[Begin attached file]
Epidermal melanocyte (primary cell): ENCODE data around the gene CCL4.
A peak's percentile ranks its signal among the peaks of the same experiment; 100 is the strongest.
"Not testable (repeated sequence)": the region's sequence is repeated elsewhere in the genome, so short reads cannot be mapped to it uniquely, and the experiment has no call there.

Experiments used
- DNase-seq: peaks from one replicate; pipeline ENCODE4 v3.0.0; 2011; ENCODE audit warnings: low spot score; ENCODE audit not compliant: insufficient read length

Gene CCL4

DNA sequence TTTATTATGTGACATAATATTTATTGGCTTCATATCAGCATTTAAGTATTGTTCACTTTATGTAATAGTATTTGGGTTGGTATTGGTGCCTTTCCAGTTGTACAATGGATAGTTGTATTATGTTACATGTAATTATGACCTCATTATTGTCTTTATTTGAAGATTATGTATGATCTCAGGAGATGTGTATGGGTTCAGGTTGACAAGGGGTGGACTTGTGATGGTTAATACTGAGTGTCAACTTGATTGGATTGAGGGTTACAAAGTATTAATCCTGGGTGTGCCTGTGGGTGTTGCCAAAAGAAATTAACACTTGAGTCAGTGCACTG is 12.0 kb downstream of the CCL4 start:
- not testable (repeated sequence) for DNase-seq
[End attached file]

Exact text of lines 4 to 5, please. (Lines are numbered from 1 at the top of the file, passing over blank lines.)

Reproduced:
Experiments used
- DNase-seq: peaks from one replicate; pipeline ENCODE4 v3.0.0; 2011; ENCODE audit warnings: low spot score; ENCODE audit not compliant: insufficient read length